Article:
loading page

Fate of Palynofacies (sedimentary organic matter) in suburban and urban flood plains of Gomati River, Lucknow, India
  • Biswajeet Thakur,
  • Pooja Tiwari,
  • Purnima Srivastava
Biswajeet Thakur
Birbal Sahni Institute of Palaeobotany

Corresponding Author:[email protected]

Author Profile
Pooja Tiwari
Birbal Sahni Institute of Palaeobotany
Author Profile
Purnima Srivastava
University of Lucknow
Author Profile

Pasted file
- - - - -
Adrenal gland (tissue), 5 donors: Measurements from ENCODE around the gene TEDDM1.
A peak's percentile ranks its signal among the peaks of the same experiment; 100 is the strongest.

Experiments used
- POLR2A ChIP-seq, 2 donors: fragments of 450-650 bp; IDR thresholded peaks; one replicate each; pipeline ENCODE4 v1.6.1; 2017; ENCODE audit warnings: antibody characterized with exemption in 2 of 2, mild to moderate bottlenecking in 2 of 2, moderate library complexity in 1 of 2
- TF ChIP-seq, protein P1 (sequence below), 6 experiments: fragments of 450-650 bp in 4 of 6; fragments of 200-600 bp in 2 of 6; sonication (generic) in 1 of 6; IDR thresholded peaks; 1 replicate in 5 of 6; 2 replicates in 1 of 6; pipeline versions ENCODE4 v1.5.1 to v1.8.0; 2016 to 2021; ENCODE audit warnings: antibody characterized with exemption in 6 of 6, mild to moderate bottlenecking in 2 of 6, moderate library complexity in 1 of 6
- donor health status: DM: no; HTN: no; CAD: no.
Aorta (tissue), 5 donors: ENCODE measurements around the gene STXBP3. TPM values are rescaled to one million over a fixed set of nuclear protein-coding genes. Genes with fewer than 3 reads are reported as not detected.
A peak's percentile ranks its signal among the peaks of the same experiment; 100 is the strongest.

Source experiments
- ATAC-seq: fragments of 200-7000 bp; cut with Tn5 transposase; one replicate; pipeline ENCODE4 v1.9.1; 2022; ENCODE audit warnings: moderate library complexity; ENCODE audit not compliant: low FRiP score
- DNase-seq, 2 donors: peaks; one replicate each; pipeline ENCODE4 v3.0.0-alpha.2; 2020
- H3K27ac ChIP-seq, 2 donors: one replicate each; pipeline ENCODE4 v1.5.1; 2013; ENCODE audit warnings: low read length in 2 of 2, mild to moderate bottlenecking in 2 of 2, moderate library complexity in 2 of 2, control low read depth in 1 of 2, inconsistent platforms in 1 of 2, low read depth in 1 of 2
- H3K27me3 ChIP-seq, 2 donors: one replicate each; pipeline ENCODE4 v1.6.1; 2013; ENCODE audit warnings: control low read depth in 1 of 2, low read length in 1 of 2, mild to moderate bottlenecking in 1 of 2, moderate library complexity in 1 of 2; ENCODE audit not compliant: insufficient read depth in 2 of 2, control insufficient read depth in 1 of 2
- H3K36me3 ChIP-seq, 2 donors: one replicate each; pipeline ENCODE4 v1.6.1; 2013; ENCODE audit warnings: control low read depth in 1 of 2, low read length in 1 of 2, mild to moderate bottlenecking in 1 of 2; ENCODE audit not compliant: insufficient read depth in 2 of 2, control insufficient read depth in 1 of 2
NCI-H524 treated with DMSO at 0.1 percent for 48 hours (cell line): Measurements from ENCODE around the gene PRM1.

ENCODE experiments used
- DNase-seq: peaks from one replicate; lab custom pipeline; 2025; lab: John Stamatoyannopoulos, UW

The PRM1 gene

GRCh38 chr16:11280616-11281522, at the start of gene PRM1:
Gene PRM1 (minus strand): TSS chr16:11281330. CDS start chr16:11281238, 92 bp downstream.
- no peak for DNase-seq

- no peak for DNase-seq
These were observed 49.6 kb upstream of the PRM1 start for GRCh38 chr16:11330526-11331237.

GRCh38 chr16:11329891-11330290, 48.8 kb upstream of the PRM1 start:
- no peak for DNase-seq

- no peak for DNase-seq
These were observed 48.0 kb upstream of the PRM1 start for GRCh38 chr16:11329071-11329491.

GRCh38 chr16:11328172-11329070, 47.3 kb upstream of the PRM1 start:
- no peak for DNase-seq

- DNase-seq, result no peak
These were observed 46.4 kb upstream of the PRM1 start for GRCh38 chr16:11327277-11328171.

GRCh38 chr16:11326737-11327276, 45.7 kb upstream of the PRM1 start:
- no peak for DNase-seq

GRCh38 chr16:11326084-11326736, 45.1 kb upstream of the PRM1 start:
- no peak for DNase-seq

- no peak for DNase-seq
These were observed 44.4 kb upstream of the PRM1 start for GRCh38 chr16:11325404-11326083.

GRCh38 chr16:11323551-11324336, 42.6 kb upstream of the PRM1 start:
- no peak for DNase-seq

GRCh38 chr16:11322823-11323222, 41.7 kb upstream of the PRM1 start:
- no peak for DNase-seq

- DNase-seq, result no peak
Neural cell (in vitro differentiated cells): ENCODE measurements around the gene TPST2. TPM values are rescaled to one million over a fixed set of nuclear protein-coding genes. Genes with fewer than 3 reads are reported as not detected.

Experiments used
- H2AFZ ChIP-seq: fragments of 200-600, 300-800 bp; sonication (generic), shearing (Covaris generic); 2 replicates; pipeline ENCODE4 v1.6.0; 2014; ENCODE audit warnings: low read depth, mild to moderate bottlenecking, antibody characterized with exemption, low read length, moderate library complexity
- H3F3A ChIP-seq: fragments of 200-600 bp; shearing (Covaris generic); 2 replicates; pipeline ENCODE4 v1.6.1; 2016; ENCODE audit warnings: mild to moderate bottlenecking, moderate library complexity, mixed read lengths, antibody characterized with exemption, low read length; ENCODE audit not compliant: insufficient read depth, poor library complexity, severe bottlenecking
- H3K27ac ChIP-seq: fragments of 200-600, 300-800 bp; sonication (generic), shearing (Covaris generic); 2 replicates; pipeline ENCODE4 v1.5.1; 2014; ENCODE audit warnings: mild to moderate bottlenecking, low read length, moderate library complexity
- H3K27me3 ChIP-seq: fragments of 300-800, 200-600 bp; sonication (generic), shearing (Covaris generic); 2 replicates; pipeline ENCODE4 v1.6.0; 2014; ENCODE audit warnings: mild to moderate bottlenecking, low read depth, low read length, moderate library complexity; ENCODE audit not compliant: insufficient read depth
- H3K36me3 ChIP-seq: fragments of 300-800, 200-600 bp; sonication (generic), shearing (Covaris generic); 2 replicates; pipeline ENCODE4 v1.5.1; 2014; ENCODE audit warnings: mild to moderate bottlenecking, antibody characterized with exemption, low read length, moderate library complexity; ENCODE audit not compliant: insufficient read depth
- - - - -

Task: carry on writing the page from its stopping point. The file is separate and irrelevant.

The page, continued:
Hydromorphodynamic interactions with vegetation are a part of fluvial biomorphodynamics in actively meandering rivers. Using palynofacies and grain size from sub-urban to urban reaches across the river valley, we examine the spatial patterns of organic matter behaviour in a 38 km reach of the river Gomati in Lucknow district, Uttar Pradesh, India, in an effort to understand how they responds to the alteration, preservation, and degradation after getting transported and deposited in sediment. To this we analyzed thirteen surface sediment samples of the Gomati River flood plain for palynofacies and grain size to ascertain its fate in this stretch which essentially is a big picture for past settlements. The shifts in the proportions of palynofacies associations viz. phytoclasts, palynomorphs, and amorphous organic matter (AOM) along with grain size aims to visualize the depositional process. The CONISS clusters analysis revealed four zones reflecting high degradation and alteration of palynofacies in the urban regime compared to the sub-urban reaches where the low interference with natural settings illustrate low deterioration of palynofacies. The relationship between grain size and palynofacies was obtained using Principal Component Analysis (PCA) to emphasize their correlation with palynofacies in this meandering fluvial system of Gomati River. In the flood plains deposits, the behaviours of palynofacies, allow for the distinction of the regional aspect of fluvial disposition. The study offers a comparison between urban and sub-urban settlement premises of today’s communities and contributes to our understanding of the growth, dispersal, and decline of earlier human settlements.